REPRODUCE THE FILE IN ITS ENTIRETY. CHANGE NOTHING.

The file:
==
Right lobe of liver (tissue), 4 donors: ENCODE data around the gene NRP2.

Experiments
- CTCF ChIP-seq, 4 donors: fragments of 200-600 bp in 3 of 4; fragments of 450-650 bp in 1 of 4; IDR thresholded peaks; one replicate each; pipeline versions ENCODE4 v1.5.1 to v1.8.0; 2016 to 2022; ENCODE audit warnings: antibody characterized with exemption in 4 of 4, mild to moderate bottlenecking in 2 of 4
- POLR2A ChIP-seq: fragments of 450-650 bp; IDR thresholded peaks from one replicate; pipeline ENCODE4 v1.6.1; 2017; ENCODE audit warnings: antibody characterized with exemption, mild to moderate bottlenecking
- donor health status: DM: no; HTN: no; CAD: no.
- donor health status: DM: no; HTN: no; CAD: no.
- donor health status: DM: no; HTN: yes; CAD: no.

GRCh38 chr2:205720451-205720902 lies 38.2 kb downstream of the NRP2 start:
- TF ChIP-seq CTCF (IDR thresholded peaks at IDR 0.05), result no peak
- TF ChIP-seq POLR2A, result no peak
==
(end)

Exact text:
Right lobe of liver (tissue), 4 donors: ENCODE data around the gene NRP2.

Experiments
- CTCF ChIP-seq, 4 donors: fragments of 200-600 bp in 3 of 4; fragments of 450-650 bp in 1 of 4; IDR thresholded peaks; one replicate each; pipeline versions ENCODE4 v1.5.1 to v1.8.0; 2016 to 2022; ENCODE audit warnings: antibody characterized with exemption in 4 of 4, mild to moderate bottlenecking in 2 of 4
- POLR2A ChIP-seq: fragments of 450-650 bp; IDR thresholded peaks from one replicate; pipeline ENCODE4 v1.6.1; 2017; ENCODE audit warnings: antibody characterized with exemption, mild to moderate bottlenecking
- donor health status: DM: no; HTN: no; CAD: no.
- donor health status: DM: no; HTN: no; CAD: no.
- donor health status: DM: no; HTN: yes; CAD: no.

GRCh38 chr2:205720451-205720902 lies 38.2 kb downstream of the NRP2 start:
- TF ChIP-seq CTCF (IDR thresholded peaks at IDR 0.05), result no peak
- TF ChIP-seq POLR2A, result no peak